Why do we call them DUI or DWI?

Frankly, I use the term DUI just because it’s easier to say. DWI is a bit more cumbersome, so I just call it DUI. The Virginia courts, on your paperwork, if you’re charged with a violation under 18.2-266, typically write DWI. What that stands for is Driving While Intoxicated, so that’s usually an alcohol charge.

However, like I said, the statute covers basically driving under the influence of just about anything, so that’s where DUI comes from: Driving Under the Influence. So if you have a drug charge for example, there is actually another acronym you might see called DUID, which is Driving Under the Influence of Drugs.

But as you can see, it’s all under the same statute. It’s all prohibiting operating an engine while under the influence of something. That’s why I typically just refer to all in shorthand as DUI and many attorneys and defendants do as well.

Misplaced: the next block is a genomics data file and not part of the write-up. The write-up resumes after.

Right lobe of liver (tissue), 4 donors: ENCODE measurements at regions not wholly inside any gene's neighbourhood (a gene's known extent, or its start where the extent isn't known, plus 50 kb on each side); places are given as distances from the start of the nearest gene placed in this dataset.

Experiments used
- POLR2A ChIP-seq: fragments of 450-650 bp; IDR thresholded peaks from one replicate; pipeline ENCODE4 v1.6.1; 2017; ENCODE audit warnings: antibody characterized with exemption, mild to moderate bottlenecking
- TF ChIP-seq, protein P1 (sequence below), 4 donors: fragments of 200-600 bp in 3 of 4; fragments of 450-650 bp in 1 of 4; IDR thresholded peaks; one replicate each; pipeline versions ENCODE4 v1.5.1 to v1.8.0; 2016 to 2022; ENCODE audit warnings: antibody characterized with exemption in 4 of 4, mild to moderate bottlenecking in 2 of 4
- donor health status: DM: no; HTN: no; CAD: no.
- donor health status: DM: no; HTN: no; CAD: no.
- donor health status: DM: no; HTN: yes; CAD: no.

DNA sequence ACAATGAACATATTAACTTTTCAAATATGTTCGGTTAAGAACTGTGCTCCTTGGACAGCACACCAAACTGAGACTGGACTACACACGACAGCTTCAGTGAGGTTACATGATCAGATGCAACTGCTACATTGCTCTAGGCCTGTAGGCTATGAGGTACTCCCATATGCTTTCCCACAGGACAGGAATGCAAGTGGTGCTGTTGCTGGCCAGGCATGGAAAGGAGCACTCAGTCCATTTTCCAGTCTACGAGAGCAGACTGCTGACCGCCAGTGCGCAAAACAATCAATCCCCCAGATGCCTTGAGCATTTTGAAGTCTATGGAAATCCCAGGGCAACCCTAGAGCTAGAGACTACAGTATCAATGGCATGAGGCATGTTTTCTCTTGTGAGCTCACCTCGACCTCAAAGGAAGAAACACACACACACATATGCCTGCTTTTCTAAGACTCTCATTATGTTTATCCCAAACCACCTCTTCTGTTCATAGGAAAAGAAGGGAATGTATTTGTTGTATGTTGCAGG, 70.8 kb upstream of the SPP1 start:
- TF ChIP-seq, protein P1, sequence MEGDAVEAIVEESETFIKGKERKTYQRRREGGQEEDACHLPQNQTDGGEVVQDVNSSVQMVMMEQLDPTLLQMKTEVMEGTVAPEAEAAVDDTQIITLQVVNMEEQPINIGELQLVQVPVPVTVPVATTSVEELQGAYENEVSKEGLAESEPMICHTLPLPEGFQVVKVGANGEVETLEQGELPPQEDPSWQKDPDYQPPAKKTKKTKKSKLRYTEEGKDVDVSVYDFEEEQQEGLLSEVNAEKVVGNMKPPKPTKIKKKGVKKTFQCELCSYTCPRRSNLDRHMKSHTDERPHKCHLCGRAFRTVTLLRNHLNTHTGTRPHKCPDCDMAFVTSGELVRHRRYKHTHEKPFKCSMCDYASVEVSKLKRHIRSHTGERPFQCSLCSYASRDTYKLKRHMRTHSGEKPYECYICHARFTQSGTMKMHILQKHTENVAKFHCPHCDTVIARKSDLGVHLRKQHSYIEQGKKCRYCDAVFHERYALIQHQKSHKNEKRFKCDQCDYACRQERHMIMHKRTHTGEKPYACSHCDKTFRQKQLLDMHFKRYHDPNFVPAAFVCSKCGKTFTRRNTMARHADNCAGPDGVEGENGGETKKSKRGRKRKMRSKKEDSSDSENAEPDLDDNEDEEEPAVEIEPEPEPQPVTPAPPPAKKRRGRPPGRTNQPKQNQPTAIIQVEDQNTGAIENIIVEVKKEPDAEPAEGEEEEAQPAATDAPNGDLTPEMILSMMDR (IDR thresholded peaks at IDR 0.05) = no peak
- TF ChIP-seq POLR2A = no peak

There is really no distinction. DUI, DWI, it’s all the same type of charge, and it’s really the same offense. There are different little things the commonwealth may have to prove, such as what actually was in your system, but in every case, they have to prove operation, and that you were actually under the influence of something.

So no matter what it’s called, DUI or DWI, it’s certainly a serious charge and you’re still facing the same penalties, which would be a one-year loss of license, depending on the actual case, perhaps some jail and that kind of thing. So you definitely want to talk with an experienced DUI/DWI attorney about your case.

 

Andrew Flusche

My name is Andrew Flusche. I am a traffic and misdemeanor defense lawyer in Virginia. I limit my practice to traffic tickets and misdemeanor defense, so I know the ins and outs of these offenses. I literally wrote the book on reckless driving in Virginia which you can get on Amazon here or download for free here. I opened my practice in 2008 after earning my Juris Doctor degree from the University of Virginia School of Law. Since then I have earned over 600 5-star reviews from happy clients on Google, Yelp, Facebook, and Avvo. If you’ve been charged with a misdemeanor offense in Virginia, please don’t hesitate to contact me. Your initial consultation is always free, and you'll talk directly with me about the details of your case.